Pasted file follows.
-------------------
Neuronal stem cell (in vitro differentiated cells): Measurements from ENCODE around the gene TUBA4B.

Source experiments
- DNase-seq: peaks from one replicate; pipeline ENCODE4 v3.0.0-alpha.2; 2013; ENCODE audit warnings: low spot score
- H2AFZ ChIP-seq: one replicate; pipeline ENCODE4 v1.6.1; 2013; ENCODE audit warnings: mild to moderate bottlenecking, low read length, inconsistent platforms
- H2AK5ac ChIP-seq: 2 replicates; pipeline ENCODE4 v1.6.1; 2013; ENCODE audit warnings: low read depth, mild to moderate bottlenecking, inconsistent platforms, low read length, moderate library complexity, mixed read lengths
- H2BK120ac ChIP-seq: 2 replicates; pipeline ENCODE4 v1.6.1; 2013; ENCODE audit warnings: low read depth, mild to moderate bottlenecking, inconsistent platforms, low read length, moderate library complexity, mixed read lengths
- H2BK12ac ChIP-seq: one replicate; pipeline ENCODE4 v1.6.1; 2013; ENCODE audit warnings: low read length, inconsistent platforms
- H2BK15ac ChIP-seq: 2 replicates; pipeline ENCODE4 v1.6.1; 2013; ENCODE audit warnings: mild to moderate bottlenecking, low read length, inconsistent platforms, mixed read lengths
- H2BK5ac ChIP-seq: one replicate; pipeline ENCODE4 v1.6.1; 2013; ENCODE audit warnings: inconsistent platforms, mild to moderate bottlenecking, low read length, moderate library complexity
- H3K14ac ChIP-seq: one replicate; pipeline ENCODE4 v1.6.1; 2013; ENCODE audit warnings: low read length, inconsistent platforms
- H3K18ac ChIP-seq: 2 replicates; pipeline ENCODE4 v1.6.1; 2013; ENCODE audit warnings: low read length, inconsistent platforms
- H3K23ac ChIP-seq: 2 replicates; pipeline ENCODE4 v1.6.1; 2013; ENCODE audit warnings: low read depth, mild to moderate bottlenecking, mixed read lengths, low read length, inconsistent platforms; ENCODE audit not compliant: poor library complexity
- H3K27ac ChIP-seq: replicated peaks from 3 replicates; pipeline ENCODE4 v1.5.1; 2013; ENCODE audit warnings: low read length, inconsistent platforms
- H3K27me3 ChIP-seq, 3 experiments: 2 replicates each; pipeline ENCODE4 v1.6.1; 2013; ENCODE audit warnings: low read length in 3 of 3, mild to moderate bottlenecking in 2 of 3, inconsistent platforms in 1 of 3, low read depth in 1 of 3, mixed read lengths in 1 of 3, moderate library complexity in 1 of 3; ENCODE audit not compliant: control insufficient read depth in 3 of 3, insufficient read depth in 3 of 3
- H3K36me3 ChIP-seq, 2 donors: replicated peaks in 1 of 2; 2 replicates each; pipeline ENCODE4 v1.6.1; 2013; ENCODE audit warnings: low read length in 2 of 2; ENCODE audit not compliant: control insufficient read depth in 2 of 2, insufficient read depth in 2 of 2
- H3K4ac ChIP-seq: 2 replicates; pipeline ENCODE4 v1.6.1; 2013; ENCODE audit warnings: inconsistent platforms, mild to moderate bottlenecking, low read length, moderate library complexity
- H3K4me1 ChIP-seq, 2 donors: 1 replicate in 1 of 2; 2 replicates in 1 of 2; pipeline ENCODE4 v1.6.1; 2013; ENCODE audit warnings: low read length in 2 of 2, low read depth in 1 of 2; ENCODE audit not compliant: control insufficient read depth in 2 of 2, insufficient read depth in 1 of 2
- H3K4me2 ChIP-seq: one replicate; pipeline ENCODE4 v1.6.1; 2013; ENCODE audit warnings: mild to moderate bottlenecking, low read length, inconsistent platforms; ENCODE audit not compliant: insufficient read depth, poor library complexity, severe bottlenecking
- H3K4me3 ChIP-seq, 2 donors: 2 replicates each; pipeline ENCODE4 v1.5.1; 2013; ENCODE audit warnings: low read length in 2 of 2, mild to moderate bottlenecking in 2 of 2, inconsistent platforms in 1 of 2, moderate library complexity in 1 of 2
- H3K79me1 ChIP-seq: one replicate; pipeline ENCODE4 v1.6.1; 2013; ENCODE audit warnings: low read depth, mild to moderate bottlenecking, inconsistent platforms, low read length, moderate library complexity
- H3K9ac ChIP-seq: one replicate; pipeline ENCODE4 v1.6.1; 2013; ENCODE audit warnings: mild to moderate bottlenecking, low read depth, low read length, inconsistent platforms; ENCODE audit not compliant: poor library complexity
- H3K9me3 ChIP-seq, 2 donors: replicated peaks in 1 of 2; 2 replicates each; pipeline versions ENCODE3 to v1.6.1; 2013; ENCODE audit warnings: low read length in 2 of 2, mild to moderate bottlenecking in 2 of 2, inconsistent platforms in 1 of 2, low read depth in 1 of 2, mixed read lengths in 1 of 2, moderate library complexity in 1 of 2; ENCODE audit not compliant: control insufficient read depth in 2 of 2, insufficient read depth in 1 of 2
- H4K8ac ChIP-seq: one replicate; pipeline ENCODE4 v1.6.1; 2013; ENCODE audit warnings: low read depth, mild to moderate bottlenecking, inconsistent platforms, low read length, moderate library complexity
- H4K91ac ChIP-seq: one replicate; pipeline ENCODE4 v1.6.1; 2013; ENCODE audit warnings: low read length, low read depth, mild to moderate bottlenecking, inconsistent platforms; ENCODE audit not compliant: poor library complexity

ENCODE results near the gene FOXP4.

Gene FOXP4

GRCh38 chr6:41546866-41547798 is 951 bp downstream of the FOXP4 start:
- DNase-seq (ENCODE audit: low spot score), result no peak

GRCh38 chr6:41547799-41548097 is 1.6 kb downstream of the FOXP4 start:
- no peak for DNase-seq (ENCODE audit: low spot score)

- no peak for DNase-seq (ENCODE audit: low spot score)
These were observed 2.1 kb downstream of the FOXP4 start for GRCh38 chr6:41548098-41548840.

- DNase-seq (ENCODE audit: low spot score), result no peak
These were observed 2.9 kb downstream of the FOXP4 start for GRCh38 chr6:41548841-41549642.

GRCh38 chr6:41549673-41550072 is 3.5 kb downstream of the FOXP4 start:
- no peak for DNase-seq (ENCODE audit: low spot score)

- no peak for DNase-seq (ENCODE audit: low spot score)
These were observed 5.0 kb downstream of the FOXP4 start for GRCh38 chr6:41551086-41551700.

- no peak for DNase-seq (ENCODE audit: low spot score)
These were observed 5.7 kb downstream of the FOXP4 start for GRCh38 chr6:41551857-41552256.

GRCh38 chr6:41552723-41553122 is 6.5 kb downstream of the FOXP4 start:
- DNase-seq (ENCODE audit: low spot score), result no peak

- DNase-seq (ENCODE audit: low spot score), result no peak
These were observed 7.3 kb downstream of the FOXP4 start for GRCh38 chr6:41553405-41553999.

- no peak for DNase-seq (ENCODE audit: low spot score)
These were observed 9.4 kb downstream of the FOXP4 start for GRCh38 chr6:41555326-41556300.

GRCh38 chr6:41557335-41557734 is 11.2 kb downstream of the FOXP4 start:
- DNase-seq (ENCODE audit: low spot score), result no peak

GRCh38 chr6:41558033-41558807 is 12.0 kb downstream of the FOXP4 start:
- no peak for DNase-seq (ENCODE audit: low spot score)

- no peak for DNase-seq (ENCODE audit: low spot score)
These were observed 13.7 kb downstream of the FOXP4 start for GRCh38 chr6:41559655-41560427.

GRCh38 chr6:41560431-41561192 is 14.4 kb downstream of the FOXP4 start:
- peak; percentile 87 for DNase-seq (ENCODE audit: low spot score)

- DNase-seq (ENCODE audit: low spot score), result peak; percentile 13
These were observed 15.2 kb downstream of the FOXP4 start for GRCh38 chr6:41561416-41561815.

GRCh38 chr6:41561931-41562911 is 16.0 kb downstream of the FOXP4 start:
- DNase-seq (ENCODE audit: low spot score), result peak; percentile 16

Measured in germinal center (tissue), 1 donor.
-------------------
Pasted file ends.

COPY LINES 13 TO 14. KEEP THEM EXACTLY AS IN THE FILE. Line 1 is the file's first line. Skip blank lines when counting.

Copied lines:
- H3K27ac ChIP-seq: replicated peaks from 3 replicates; pipeline ENCODE4 v1.5.1; 2013; ENCODE audit warnings: low read length, inconsistent platforms
- H3K27me3 ChIP-seq, 3 experiments: 2 replicates each; pipeline ENCODE4 v1.6.1; 2013; ENCODE audit warnings: low read length in 3 of 3, mild to moderate bottlenecking in 2 of 3, inconsistent platforms in 1 of 3, low read depth in 1 of 3, mixed read lengths in 1 of 3, moderate library complexity in 1 of 3; ENCODE audit not compliant: control insufficient read depth in 3 of 3, insufficient read depth in 3 of 3